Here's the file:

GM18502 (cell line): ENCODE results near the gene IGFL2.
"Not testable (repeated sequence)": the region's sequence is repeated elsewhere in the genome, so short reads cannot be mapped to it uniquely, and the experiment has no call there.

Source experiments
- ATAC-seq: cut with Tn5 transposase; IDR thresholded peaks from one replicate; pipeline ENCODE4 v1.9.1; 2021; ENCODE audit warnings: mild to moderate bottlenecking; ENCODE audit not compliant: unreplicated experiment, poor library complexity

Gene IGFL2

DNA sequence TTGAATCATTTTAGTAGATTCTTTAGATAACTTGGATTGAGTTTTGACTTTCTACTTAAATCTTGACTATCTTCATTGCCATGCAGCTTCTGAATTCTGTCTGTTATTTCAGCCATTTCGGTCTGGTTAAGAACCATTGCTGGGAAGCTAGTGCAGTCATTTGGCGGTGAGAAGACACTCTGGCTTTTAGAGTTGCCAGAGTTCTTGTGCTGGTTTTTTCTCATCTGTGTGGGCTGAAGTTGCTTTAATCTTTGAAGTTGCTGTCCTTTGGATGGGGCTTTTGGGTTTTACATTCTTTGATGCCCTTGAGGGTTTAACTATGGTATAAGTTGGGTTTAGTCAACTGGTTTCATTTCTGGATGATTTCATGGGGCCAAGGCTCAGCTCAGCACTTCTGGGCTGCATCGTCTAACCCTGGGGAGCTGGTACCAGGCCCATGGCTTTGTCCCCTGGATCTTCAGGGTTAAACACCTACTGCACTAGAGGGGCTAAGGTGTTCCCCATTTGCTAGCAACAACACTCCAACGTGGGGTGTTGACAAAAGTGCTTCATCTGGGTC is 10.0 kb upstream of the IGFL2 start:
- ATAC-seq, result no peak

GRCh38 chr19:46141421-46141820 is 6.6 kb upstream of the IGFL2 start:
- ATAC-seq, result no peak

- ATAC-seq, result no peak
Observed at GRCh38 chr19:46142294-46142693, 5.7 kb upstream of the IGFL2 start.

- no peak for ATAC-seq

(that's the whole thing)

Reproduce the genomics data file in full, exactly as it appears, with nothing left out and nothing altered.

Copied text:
GM18502 (cell line): ENCODE results near the gene IGFL2.
"Not testable (repeated sequence)": the region's sequence is repeated elsewhere in the genome, so short reads cannot be mapped to it uniquely, and the experiment has no call there.

Source experiments
- ATAC-seq: cut with Tn5 transposase; IDR thresholded peaks from one replicate; pipeline ENCODE4 v1.9.1; 2021; ENCODE audit warnings: mild to moderate bottlenecking; ENCODE audit not compliant: unreplicated experiment, poor library complexity

Gene IGFL2

DNA sequence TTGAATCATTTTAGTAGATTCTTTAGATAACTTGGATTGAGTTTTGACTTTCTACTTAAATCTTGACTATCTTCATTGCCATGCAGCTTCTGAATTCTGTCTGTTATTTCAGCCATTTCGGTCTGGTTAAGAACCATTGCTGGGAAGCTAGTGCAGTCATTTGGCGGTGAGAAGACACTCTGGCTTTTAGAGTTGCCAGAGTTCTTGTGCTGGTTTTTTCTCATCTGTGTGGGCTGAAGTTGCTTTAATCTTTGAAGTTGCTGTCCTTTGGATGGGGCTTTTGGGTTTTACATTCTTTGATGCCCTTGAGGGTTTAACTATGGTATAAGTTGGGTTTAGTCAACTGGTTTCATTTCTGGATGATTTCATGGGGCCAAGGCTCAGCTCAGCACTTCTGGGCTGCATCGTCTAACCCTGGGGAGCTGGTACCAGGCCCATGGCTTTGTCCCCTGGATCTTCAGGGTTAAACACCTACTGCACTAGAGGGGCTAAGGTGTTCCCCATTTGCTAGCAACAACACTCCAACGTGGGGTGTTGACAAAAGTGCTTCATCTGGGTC is 10.0 kb upstream of the IGFL2 start:
- ATAC-seq, result no peak

GRCh38 chr19:46141421-46141820 is 6.6 kb upstream of the IGFL2 start:
- ATAC-seq, result no peak

- ATAC-seq, result no peak
Observed at GRCh38 chr19:46142294-46142693, 5.7 kb upstream of the IGFL2 start.

- no peak for ATAC-seq